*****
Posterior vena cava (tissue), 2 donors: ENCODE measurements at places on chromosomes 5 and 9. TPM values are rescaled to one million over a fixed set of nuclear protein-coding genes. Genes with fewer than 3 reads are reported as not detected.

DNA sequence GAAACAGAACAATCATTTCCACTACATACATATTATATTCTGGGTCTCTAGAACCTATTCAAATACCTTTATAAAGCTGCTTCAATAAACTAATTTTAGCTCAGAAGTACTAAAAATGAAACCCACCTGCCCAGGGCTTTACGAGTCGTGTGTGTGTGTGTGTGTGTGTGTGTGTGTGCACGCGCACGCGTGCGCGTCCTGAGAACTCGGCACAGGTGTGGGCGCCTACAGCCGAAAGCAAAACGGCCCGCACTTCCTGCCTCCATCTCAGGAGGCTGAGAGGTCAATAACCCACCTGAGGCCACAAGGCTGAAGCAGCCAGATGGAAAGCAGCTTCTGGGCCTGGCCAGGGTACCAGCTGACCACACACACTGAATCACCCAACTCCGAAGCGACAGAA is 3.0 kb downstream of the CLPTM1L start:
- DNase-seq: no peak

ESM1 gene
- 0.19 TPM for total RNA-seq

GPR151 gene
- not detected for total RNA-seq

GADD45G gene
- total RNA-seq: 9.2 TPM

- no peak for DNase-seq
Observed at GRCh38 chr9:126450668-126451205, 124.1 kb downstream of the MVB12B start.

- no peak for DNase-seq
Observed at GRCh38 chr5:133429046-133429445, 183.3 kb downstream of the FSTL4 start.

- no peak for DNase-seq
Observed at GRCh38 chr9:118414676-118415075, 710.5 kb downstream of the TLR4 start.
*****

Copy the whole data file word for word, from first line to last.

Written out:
Posterior vena cava (tissue), 2 donors: ENCODE measurements at places on chromosomes 5 and 9. TPM values are rescaled to one million over a fixed set of nuclear protein-coding genes. Genes with fewer than 3 reads are reported as not detected.

DNA sequence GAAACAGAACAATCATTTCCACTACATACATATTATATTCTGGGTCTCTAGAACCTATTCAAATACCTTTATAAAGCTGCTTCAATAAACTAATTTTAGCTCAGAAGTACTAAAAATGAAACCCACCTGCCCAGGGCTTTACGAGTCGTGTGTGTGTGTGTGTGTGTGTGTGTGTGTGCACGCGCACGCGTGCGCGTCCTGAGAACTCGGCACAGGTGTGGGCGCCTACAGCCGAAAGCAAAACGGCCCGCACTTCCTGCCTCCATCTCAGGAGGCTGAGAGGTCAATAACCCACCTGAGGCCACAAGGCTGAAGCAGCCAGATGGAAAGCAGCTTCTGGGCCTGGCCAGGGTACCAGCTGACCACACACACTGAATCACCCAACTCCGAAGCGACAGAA is 3.0 kb downstream of the CLPTM1L start:
- DNase-seq: no peak

ESM1 gene
- 0.19 TPM for total RNA-seq

GPR151 gene
- not detected for total RNA-seq

GADD45G gene
- total RNA-seq: 9.2 TPM

- no peak for DNase-seq
Observed at GRCh38 chr9:126450668-126451205, 124.1 kb downstream of the MVB12B start.

- no peak for DNase-seq
Observed at GRCh38 chr5:133429046-133429445, 183.3 kb downstream of the FSTL4 start.

- no peak for DNase-seq
Observed at GRCh38 chr9:118414676-118415075, 710.5 kb downstream of the TLR4 start.